Los Angeles Kings

I thought this team had what it took to make the next step this year. This year reminds me a lot of last year, except this time they actually have expectations of being more than a bottom-feeder. Their rebuild got a big shot in the arm this offseason by getting Kevin Fiala from Minnesota, and so far, he’s been everything he was advertised as at the beginning of the year. However, their Achilles heel this year is goaltending. Quick looks like he’s finally starting to fall off, and his replacements have been substandard. His backup, once given the starting role, was a dumpster fire. But Phoenix Copley, am I right? Nope. He was chased out of a game after giving up two to Nashville in the first 40 seconds. They’ll need to get that part of the machine fixed and fast. The grace period is finite, and the Kings will be at the end of it pretty soon. The bandwagon Angelinos will not tolerate more playoff futility for very long. The Ducks can tell you how that goes.


Edmonton Oilers

Wasn’t this team supposed to be good this year? I guess not. Unfortunately, you need more than one competent line and no overpaid albatrosses of defensive contracts to succeed in this league. McDavid and Draisaitl are beasting, but the rest of the roster has been lacking. That playoff run last year is looking more and more like a fluke. The Jay Woodcroft luster has worn off, and he has been revealed to be in the same boat as most Oilers coaches before. With how insufferable Oiler fans were last year during their run, no one feels sorry for them.


Calgary Flames

Cup contenders. We thought the Flames would be cup contenders this season. Why does this team take every single expectation and completely defecate on it? It happened last year when they got to face Mike Smith in the playoffs, and it’s happened before then in pretty much every other season. Remember over the summer when we were all fawning over Brad Treliving and his brilliance when putting together this year’s roster? Turns out we all drank the Kool-Aid on this team. The Flames have, once again, produced nothing in the regular season but horrific underachieving. They can’t even use not having Johnny Hockey as an excuse; he’s been horrible with Columbus since being traded. This team got carried on Markstrom’s back for most of last year, and it shows. I’ll await the inevitable first-round exit.

Vancouver Canucks

Typically, in this segment, I’d talk about how Vancouver failed to take off. I’d be talking about how the new management made the first good move of their tenure by fleecing the Isles for a rental in Bo Horvat. I would also mention how the underachieving of the core, in large part, led to the Horvat trade. That is all irrelevant. You can’t talk about the Canucks these days without mentioning BBQ Bruce. The way top brass dragged their feet when choosing to part ways and hung him out to dry for over three weeks is grounds for all the abuse under the sun. They realize the entire fanbase lost faith in them over this debacle, right? There’s zero trust in Aquilini and his minions to do the right thing anymore. The Canucks, even without Trader Jim Benning, are still being run by a bunch of clowns. This move is their magnum opus. Enjoy being unlikeable and mediocre for the next half-decade.


San Jose Sharks

The Sharks are roughly in the same predicament as the Penguins and Capitals. The only problem is that the fossils they’re keeping around have completely sucked instead of using necromancy to revive the glory years. Most of the team sucks this year, but the main culprit for this team is its goaltending — if you could even call it that. Devan Dubnyk retired before the season, so the Sharks have been stuck with an aging James Reimer and the perennial backup Kappo Kahkonen. In terms of performance and metrics, this is one of the worst goalie tandems in the league. The sieves they call defensemen aren’t doing a good job helping, either. Besides an unprecedented throwback year from Erik Karlsson that probably does nothing but increases his trade value at the deadline, there’s nothing back there. This team will be spinning the tires for a while, and the SAP center will continue to be a cavern on a nightly basis. Timo Meier and Kevin LeBanc will also probably be gone. Such a tragic end.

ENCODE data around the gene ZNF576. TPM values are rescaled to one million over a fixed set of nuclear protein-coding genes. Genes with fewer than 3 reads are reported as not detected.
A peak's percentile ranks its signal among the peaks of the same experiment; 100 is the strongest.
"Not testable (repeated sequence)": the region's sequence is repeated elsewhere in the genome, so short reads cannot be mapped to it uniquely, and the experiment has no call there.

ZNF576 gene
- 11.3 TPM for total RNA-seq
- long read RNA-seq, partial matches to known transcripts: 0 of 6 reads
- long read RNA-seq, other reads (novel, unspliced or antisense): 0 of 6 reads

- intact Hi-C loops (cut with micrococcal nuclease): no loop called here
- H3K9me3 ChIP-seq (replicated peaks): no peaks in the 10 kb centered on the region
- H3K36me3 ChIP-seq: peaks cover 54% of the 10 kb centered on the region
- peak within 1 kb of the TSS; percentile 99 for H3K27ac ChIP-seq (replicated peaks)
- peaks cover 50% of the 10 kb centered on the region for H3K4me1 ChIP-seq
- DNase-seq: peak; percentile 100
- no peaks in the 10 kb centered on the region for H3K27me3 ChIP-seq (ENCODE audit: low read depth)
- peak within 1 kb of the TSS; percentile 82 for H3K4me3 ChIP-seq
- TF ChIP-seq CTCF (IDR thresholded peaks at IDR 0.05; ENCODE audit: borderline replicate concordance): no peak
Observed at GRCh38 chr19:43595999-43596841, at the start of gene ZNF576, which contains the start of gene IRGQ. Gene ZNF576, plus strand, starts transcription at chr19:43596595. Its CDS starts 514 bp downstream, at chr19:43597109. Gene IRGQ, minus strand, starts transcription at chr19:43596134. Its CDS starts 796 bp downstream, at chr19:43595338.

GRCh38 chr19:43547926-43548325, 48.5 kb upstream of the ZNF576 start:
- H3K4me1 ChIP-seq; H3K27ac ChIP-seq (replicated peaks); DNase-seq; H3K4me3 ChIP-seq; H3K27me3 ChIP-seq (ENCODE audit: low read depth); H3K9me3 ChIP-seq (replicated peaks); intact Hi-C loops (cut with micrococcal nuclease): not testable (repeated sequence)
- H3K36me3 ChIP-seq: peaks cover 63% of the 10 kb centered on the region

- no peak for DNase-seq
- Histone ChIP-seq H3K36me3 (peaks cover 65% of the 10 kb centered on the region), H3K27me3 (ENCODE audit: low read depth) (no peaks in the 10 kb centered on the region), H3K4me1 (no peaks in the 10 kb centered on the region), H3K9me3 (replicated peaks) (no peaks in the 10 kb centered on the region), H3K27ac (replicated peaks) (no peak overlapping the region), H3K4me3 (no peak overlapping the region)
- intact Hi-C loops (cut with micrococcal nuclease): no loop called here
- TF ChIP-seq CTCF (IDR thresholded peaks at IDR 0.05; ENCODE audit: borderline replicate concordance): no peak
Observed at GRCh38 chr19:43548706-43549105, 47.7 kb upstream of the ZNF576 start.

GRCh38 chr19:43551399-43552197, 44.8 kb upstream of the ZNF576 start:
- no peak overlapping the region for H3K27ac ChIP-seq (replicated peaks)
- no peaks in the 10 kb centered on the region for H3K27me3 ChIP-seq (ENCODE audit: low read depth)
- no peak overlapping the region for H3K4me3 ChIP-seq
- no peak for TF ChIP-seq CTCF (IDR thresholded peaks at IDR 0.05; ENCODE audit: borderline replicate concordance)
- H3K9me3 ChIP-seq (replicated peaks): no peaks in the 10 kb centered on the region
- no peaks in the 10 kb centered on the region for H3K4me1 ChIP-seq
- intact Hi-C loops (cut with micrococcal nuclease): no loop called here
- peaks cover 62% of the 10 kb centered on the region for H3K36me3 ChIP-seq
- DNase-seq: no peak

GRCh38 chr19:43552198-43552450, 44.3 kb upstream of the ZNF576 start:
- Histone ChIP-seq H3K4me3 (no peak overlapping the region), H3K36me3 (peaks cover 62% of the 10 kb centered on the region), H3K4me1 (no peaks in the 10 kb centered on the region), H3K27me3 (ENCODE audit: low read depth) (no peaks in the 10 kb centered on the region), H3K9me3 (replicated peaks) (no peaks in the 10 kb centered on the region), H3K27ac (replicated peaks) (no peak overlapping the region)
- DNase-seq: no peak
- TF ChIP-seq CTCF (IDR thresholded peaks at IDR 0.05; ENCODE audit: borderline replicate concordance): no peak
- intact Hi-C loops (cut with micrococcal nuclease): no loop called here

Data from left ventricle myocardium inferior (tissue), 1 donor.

Anaheim Ducks

Picture the scene in front of you. A majestic tank comes rolling down the street toward you. You are already dazzled by its awe and might, but then it sprouts several limbs and appendages and turns into every field marshal’s dream. That would be the Ducks. Behold one of the most hilarious tank jobs this year in the NHL. The tanks are beyond rolling into view. It’s gotten to the point where they’re driving themselves off cliffs—such epic failure. The funniest part is that Anaheim treated the offseason like they were contenders. They saw the overachieving last year and decided to add to it. Adding all those former Rangers only turned Anaheim into a watered-down version of them. They were devoid of scoring touch and defense and were carried to their few wins by John Gibson. Even then, his back is close to breaking again from his imitation of Atlas lifting the Ducks organization. This team has been the worst in the league this year. It was so bad that they didn’t even get a regulation win until Thanksgiving. They haven’t scored more than five goals in a game all season. That’s near historical failure. It’s gotten to the point where the fans hope they lose so they can ruin Connor Bedard next season. Congratulations, you’re the 2014 Buffalo Sabres. Enjoy the rest of your pathetic season in limbo.


In terms of playoff predictions, it’s anyone’s race. The only teams that are really out of it are Chicago, the Sharks, and Anaheim. Everyone else at least has a shot. The divisional berths will go to Winnipeg, Dallas, the Avs in the central, and the Kraken, Kings, and Vegas in the Pacific. The wild cards are, well, wild cards. I see Minnesota and Calgary making it this year. See you at the deadline.